A detachment of the National Guard of Hawaii, Company E commanded by Lt. King, drove back the Royalists towards Diamond Head by 9:00, allowing Alfred Carter to bring doctors Walter and Doyle to his cousin; the battle continued into the night. The Royalists managed to repel the soldiers from their fallback position. By dawn of January 7, the government forces withdrew to Sans Souci Beach in Waikiki near Sans Souci Hotel run by Royalist George Lycurgus at Kapiolani Park west of Diamond Head and awaited reinforcements, ending the battle. C. L. Carter, nephew of supreme court justice Albert Francis Judd and son of former Kingdom diplomat Henry A. P. Carter, died from his wounds that day. Two other police officers were wounded and sent to a hospital. Bertleman and Lane were sent to the police station. Although the royalists had triumphed in the first battle of the war, they had lost the element of surprise. Consequentl
Keahikuni Kekauʻōnohi was a Hawaiian high chiefess, a member of the House of Kamehameha. She was granddaughter to King Kamehameha I and one of the wives of Kamehameha II, her Christian name is disputed. She was born circa 1805 at Maui, her father was Kahōʻanokū Kīnaʻu. Her mother was Kahakuhaʻakoi Wahinepio, sister of Boki and Kalanimoku and granddaughter of Aliʻi Nui, Kekaulike of Maui, her father was a son of Kamehameha I and his wife Peleuli, daughter of Kamanawa, one of the royal twins. She married her uncle Kamehameha II, she was one of his five wives. Others were Kamāmalu, Pauahi, Kīnaʻu, Kekāuluohi, she was the youngest. She was at the famous meal. After Liholiho's death in London, she went to Kauaʻi to live with her half-brother Kahalaiʻa Luanuʻu, who served as governor of Kauaʻi from 1824 to 1825. Kekauʻōnohi served as a governor of the island of Kauaʻi some time around 1840–1845 and was a stanch Protestant. Kamehameha III created the House of Nobles in the Hawaiian Constitution of 1840, she was among the first members along with the King, Hoapiliwahine, Pākī, Kōnia, Kuakini, Leleiohoku I, Kealiʻiahonui, Kanaʻina, Keoni ʻĪʻī, Keoni Ana, Haʻalilio.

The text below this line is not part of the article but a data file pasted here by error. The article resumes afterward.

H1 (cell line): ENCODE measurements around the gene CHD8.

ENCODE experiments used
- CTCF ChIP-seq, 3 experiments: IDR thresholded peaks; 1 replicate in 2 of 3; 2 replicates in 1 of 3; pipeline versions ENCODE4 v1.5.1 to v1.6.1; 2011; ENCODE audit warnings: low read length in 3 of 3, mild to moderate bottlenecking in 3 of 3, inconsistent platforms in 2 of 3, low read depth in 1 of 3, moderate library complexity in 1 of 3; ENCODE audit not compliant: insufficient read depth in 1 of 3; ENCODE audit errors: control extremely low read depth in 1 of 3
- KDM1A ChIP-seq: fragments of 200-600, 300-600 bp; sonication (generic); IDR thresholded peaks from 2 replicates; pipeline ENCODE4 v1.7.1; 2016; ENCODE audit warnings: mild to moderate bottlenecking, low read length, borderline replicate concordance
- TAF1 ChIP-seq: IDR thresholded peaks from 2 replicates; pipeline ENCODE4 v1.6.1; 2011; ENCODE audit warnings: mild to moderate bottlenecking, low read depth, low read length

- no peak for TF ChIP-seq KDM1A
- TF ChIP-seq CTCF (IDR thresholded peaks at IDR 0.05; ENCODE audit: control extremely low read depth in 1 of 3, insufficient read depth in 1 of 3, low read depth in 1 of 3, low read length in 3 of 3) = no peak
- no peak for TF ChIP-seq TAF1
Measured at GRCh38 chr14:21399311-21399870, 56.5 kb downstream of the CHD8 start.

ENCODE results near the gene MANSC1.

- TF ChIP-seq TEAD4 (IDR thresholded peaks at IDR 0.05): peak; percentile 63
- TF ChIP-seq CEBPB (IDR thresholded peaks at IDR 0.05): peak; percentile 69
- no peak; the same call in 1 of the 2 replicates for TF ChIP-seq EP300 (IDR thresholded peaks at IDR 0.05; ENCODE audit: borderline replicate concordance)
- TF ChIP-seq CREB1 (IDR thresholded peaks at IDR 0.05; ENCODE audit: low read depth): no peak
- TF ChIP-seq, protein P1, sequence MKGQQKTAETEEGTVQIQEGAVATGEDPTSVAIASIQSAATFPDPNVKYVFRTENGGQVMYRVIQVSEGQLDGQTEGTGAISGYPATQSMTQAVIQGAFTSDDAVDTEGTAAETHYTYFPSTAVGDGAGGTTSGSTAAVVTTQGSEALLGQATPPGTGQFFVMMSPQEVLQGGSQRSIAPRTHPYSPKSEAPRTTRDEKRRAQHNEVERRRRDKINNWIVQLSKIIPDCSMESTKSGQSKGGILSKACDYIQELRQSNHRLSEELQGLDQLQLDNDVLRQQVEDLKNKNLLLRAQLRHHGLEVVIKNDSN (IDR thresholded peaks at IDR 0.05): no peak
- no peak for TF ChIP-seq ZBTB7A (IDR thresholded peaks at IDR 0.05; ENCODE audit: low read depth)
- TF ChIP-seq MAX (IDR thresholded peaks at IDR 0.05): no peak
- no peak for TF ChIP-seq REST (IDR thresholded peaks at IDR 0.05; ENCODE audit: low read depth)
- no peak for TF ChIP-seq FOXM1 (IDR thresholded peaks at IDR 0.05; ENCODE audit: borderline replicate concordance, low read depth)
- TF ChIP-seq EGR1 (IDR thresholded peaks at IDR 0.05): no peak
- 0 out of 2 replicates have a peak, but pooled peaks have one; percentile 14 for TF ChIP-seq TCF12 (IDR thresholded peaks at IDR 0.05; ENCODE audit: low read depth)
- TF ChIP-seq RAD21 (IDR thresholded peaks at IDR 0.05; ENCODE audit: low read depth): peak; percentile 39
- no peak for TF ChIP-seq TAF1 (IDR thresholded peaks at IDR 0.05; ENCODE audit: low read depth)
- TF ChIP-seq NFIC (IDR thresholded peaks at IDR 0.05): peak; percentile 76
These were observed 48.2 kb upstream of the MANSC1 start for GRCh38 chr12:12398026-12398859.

After the death of Kuhina Nui, Kaʻahumanu in 1832, she remarried Kealiʻiahonui, former aliʻi of Kauaʻi and the son of Al'iʻI Nui, Kaumualiʻi of Kauaʻi. They had no children. After his death in 1849 she remarried Levi Haʻalelea, a relative of Queen Kalama and had a son named William Pitt Kīnaʻu, who died young. After the Great Mahele in 1848, Kekauʻōnohi was given the second largest land allotments, seventy-seven ʻāina, making her the largest landholder after the King, she inherited most of the land of her uncle William Pitt Kalanimoku along with land given to her by her other relatives: Kamehameha III, Kaukuna Kahekili, Koahou, her aunt Maheha, her mother Kahakuhaʻakoi Wahinepio and Hao. She died in Honolulu June 2, 1851 age 46. Stephen Reynolds in his Journal noted at her death that she was "the last of the old stock of chiefs – one of the best of them – good natured, benevolent and generous." She left her land to her husband Haʻalelea. She was foster mother of Mary Ann Kiliwehi and Anna Kaiʻulani.
When the Admiral Henry Byam Martin, aboard HMS Grampus, visited the islands in 1846, he described the Princess Kikuanoki: The arrival of Kikuanoki — granddaughter of Kamehameha 1st and 1st cousin of the present King — was a treat. She sailed into the room with all the pomp and majesty of Q. Elizabeth, her dress — evidently got up for the occasion — was a transparent muslin shirt — through which those parts of her person which in most countries are covered were visible. A green crape shawl — and a band of red & yellow round her head completed her costume. Bingham, Hiram. A Residence of Twenty-one Years in the Sandwich Islands. Canandaigua, NY: H. D. Goodwin. Biographical Sketch of His Majesty King Kalakaua. Honolulu Almanac and Directory. Honolulu: P. C. Advertiser Steam Printing Office. 1884. Pp. 72–74. OCLC 12787107. Forbes, David W. ed.. Hawaiian National Bibliography, 1780-1900. 3. Honolulu: University of Hawaii Press. Pp. 11, 390. ISBN 0-8248-2503-9. Freycinet, Louis de. Kelly, Marion, ed. Hawaií in 1819: A Narrative Account.